COVID-19 Palliatives: Group Faults Ndume’s Allegations


By Adedayo Akinwale

The Save the Poor Coalition (SPC) has faulted the allegations made by Senator Ali Ndume on the distribution of Coronavirus palliatives, insisting that distribution of cash transfer register in states was neither a fabrication nor a fraud.

Ndume had on Tuesday alleged that most of those benefitting from the palliatives did not deserve them, just as he called for the disbandment of the presidential committee responsible for the distribution.

The Minister of Humanitarian Affairs, Disaster Management and Social Development, Hajia Sadiya Farouk, and the office of the National Social Investment Programme (N-SIP) had been under attack for the alleged lopsidedness in the distribution of the Coronavirus lockdown palliatives.

However, the National Coordinator and National Secretary of the group, Emeka Enechi and Adamu Maikasuwa respectively in a statement issued on Thursday said lhat the group was reliably informed that the minister had commissioned professionals to update the National Social Register she met on ground, but because of the urgency of the COVID-19 crisis she cannot throw the current register away.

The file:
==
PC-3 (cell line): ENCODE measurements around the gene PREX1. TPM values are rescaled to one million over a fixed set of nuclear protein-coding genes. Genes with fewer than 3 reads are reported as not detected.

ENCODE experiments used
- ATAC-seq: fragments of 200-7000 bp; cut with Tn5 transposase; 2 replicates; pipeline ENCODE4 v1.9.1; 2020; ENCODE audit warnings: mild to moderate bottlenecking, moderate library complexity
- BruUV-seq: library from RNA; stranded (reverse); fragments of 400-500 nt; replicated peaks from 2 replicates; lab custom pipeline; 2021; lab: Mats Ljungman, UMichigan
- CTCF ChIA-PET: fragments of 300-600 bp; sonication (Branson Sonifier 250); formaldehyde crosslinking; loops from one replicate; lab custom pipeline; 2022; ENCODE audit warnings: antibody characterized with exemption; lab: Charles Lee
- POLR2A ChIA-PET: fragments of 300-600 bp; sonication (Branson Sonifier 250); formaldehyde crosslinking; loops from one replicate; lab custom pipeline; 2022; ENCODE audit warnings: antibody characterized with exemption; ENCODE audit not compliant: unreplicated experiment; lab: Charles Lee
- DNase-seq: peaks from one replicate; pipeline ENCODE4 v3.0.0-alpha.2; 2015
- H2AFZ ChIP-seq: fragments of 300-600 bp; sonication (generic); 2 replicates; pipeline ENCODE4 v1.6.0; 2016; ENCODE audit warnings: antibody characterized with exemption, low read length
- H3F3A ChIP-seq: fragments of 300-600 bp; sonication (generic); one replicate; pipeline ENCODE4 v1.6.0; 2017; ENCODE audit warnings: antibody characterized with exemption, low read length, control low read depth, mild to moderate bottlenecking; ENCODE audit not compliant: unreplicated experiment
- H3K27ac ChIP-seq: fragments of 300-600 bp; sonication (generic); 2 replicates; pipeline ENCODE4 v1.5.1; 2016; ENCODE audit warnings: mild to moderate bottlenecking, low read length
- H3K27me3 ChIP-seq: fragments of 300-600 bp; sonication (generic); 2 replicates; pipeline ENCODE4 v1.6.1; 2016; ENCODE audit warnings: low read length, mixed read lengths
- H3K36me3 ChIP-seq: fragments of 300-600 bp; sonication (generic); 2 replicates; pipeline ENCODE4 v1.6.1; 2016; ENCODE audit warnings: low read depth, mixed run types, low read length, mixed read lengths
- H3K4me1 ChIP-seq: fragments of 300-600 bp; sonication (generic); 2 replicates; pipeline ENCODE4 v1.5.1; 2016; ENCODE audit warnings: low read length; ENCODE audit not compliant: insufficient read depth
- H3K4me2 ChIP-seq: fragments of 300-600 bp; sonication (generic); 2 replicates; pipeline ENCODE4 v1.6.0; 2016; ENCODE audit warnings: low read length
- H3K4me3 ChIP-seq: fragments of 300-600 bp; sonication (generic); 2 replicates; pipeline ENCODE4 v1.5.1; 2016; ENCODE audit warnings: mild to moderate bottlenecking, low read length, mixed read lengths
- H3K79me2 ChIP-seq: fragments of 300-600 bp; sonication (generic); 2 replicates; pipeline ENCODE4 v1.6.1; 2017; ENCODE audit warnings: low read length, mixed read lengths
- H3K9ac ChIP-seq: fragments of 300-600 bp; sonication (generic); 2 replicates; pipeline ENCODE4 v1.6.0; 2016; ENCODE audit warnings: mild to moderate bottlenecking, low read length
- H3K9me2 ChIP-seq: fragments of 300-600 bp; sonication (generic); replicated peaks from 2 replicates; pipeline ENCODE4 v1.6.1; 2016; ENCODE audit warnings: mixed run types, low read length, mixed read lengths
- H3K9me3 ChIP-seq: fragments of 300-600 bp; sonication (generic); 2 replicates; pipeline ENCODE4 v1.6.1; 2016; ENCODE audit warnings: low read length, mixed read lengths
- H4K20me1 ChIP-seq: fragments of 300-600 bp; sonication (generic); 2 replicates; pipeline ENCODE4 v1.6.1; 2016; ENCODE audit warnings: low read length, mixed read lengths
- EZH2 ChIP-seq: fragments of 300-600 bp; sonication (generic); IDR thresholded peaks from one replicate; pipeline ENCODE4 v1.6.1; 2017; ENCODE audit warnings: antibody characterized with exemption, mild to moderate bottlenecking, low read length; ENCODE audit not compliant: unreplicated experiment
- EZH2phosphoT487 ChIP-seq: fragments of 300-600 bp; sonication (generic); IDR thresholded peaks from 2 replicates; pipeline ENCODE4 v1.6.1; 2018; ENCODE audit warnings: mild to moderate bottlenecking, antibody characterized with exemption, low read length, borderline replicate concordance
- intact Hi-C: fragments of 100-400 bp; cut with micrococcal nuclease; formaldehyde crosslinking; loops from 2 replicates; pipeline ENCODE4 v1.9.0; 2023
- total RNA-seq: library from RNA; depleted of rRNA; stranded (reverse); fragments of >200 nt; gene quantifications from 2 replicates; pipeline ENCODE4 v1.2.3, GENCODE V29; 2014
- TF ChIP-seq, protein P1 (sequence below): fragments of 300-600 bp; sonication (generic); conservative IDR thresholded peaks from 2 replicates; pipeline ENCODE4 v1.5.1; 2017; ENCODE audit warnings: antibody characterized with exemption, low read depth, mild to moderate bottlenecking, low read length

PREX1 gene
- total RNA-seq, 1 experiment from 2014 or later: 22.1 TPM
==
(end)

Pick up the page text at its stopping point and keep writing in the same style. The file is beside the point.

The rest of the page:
The group stated: “Whereas, we are in league with the plethora of criticisms emanating from various quarters, especially that of distinguished and eminent members of the National Assembly, as per the National Social Register of Poor and Vulnerable Households and by extension the COVID 19 palliatives; however, after observing the comments and steps taken so far by the Minister, we take solace in the truism that she has noted all the salient points raised.

“We of the SPC disagreed with Senator Ndume that the distribution of cash transfer register in states was a fabrication and was full of fraud and that the ministry lacks the capacity and structure to carry out the assignment.

“The distribution of cash transfer register is neither a fabrication nor a fraud; albeit as stated earlier Hajia Farouk did not mince words in talking of challenges in addressing and making comprehensive the National Social Register.”

The group stressed that for the avoidance of doubt, the authors of the National Social Register never said they covered the 774 local government areas of the country; rather they listed what they covered as 421 local government areas, 4,347 wards, 43, 258 communities, 2.25 million poor of poorest households and 9.54 million extreme poor.